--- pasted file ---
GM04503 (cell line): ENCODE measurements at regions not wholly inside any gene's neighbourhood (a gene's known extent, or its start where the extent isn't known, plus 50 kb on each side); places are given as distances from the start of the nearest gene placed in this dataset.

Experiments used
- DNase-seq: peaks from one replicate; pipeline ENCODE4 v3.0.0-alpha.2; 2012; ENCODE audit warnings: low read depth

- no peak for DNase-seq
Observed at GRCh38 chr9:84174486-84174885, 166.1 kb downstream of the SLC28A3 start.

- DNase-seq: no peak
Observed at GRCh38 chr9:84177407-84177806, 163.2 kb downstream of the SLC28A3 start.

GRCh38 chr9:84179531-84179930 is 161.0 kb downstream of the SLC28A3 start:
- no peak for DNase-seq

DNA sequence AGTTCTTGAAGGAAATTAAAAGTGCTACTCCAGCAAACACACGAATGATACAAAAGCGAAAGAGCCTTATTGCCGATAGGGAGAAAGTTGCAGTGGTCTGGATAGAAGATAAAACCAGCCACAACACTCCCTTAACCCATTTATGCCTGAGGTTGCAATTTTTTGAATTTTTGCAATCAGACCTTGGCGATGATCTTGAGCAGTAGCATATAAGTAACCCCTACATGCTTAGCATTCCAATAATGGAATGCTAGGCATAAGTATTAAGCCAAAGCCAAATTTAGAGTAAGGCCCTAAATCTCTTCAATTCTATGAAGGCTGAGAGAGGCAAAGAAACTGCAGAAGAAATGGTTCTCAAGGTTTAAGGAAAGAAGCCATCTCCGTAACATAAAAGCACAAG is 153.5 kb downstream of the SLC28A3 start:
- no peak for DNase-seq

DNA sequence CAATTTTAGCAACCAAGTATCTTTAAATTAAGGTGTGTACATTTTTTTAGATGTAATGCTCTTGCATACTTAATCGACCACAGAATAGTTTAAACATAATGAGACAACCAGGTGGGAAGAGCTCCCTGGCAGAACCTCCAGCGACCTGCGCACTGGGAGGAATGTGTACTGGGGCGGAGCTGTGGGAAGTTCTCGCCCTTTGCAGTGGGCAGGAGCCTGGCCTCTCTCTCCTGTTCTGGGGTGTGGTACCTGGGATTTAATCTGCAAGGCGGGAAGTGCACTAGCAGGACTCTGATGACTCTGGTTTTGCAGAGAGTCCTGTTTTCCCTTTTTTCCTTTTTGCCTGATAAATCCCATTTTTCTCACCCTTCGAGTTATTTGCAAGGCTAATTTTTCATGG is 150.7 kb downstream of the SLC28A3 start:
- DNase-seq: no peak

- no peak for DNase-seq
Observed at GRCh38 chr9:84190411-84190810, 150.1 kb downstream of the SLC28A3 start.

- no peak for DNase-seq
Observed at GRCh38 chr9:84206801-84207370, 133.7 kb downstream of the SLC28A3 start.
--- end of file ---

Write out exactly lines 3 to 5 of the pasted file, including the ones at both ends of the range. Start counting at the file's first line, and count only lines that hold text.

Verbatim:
- DNase-seq: peaks from one replicate; pipeline ENCODE4 v3.0.0-alpha.2; 2012; ENCODE audit warnings: low read depth

- no peak for DNase-seq
Observed at GRCh38 chr9:84174486-84174885, 166.1 kb downstream of the SLC28A3 start.